Patty Jenkins: Wonder Woman

March 7, 2017
We meet the first woman to helm a superhero movie fronted by a woman on the eve of International Women’s Day.

In the De Lane Lea post-production facility in London’s Soho, the final touches are being put to Wonder Woman. Booming sounds of thunder are reverberating through the walls, hinting that somewhere close by the sound-mixing is taking place. It’s March 1, 2017 exactly three months before release, and director Patty Jenkins is now deep into the closing stages of bringing this latest DC Comics adaptation to the big screen.

Fans will already be familiar with this latest incarnation of Wonder Woman, thanks to Gal Gadot’s appearance as the character in Zack Snyder’s Batman V Superman: Dawn Of Justice. But Jenkins’ film takes us back to the character’s beginnings. “When I joined this film, I cared a ton about telling this as a classic origin story and having a great love story at the core,” she says, joining us in the facility’s private screening room.

Set in the early 20th Century, long before the modern-day setting of Batman V Superman, the origin story takes us to Wonder Woman’s home, the secluded island of Themyscira, where Gadot’s Diana has been raised amongst her Amazonian sisters. This paradise-like island, however, is not immune to the outside world, as seen when WWI spy Steve Trevor (Chris Pine) is washed up ashore. No prizes for guessing where the romance springs from.

The first clip Jenkins rolls shows Diana and Steve heading back to the frontline of the war in a sailboat. While he is desperate to return because he holds vital information about a deadly weapon being developed by a rogue German named General Ludendorff (Danny Huston), she is keen to face her race’s enemy, Ares, the God of War, under the belief that if she stops him, she will stop the war.

A playful scene, as Diana and Steve discuss the concept of marriage (he believes in it, she’s confused by it), it’s the perfect example of why Gadot is ideally cast. “She’s a great actress and she did a great acting job, but she also is exuding love, kindness, bravery and thoughtfulness, all of those things,” says Jenkins. “Even on the boat scene, she’s able to be strong and naïve. She can do that. Not everybody can.”

With Steve the true gentleman, too polite to assume he can lie next to her and sleep, the chemistry between the two is charming. “Mark my words, they are a classic love story for the time, and I don’t say that because I did it. I say that because I saw it happen in front of my eyes; I haven’t seen that in a long time!” Jenkins adds that the balance between the actors was perfect. “Nobody is dominating or obliterating the other.”

Famed for her 2003 movie Monster, which won Charlize Theron an Oscar for playing serial killer Aileen Wuornos, the 45 year-old Jenkins has spent the intervening years working in television, directing episodes of Entourage, The Killing and Arrested Development. But her love of the comic book universe saw her hired as the original director on Marvel’s sequel Thor: The Dark World, until she and the company parted ways, allowing Alan Taylor to step in.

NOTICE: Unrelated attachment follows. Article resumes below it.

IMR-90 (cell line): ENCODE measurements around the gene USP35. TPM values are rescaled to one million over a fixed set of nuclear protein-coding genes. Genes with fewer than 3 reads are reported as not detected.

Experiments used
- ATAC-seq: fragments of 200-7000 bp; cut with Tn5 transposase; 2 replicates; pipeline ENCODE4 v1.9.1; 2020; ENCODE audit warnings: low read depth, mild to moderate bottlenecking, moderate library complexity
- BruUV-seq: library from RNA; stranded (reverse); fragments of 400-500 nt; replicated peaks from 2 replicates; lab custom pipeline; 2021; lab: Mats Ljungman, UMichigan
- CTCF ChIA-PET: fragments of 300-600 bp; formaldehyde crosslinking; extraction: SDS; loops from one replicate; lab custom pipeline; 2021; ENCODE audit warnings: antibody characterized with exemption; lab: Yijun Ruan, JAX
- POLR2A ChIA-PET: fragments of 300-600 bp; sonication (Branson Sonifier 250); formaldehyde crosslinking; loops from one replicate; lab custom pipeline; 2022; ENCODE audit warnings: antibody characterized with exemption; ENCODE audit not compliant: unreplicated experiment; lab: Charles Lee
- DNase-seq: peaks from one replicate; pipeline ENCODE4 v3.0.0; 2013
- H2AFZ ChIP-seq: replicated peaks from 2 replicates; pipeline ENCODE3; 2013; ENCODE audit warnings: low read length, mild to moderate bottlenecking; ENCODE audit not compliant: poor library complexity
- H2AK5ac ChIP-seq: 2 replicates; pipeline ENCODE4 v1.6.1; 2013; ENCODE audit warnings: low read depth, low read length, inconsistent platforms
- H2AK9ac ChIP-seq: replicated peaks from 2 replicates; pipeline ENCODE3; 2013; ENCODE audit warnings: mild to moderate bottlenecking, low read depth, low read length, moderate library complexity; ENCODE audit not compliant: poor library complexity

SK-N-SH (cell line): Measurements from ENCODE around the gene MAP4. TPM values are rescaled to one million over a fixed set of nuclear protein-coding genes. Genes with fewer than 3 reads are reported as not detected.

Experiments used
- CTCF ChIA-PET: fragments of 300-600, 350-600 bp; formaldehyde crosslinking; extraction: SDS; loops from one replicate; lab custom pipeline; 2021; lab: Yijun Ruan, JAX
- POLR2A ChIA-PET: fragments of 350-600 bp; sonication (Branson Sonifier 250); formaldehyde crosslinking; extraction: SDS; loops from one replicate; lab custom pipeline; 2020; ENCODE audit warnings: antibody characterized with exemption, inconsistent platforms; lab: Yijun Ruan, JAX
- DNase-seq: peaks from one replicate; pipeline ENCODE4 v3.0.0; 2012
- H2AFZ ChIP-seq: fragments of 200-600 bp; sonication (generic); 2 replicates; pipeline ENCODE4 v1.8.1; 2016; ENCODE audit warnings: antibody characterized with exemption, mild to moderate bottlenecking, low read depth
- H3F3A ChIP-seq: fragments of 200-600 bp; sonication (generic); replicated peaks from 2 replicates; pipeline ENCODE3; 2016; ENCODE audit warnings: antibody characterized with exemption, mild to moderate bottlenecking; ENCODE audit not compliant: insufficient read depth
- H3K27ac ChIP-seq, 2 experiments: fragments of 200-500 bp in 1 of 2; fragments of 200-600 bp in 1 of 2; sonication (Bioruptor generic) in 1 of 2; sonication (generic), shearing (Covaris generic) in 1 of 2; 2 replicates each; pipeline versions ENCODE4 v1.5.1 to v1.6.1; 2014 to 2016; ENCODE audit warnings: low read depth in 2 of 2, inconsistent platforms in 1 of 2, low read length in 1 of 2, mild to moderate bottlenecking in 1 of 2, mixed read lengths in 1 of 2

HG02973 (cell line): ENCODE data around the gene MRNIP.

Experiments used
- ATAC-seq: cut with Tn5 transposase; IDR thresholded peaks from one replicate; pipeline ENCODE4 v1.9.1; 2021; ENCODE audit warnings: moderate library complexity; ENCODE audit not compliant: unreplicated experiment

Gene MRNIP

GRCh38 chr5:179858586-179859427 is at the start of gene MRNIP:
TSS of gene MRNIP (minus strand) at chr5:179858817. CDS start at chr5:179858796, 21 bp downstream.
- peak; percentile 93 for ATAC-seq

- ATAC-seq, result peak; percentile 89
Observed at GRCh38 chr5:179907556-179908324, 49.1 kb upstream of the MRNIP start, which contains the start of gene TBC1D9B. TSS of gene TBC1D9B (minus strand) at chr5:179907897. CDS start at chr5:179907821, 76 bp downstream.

“I just wasn’t the right person for ultimately what they needed to do, and in this case I was,” Jenkins explains, diplomatically. “For me, it was like night and day. That movie, it was much more complicated but I don’t think it was because of them or me. I think it was much more like trying to match something up; I thought about making this movie for a long time – ‘If they want to make an origin story of Wonder Woman, so do I.’ So we had a common language.”

While Thor: The Dark World would’ve made Jenkins the first female director to helm a superhero movie, that still stands with Wonder Woman. In particular, she pays tribute to Geoff Johns, the president and Chief Creative Officer at DC Comics and co-writer on Wonder Woman with Allan Heinberg. “When I came on board to this movie, he was one of my strong allies,” says Jenkins. “He loves her and the comics the same way I do, so he and I had an easy rapport right away.”

As Jenkins reveals, both she and Johns had a love for Richard Donner’s 1978 superhero classic Superman. Jenkins recalls watching the film with her 6-year-old son, just as she came onto Wonder Woman, an experience that galvanised her. “Literally, when the little boy picks up the car, my son stood up on the couch and I was like, ‘Oh my God, all these years later, look at that!’ That’s how pure that is! That’s what it did to me when I was seven. That’s the movie I wanted to make: for everybody, but little girls too.”

Jenkins unveils further footage: Diana and Steve arriving in London in 1917, the city a grimy counterpoint to the lush Themyscira, and her transformation into Diana Prince, the identity with which she will go under when she walks amongst mortals. But perhaps the final scene is the most impressive, as Diana, Steve and several companions (Eugene Brave Rock, Ewen Bremner and Saïd Taghmaoui) make their way to the trenches.

Diana decides to face the might of the German forces, blocking machine gun fire with her shields in no man’s land. It’s a towering moment, destined to be an iconic part of Wonder Woman’s screen evolution. “I want to make a superhero movie, but I want to make a more emotional one than usual,” notes Jenkins, when the lights come back up. “It’s a very emotional journey, as you can see from that scene.”

It won’t be the only time we see Wonder Woman in 2017; in November, Zack Snyder’s ensemble Justice League will see Gadot reprise the character. In the meantime, Jenkins is “bracing” herself for the release of her film. “I remember this from Monster. The day the movie came out is a little sad because you’re having a personal relationship with the movie and it’s not in the world yet.” By June, her take on Diana Prince will walk among us.

Wonder Woman opens on June 1, 2017.


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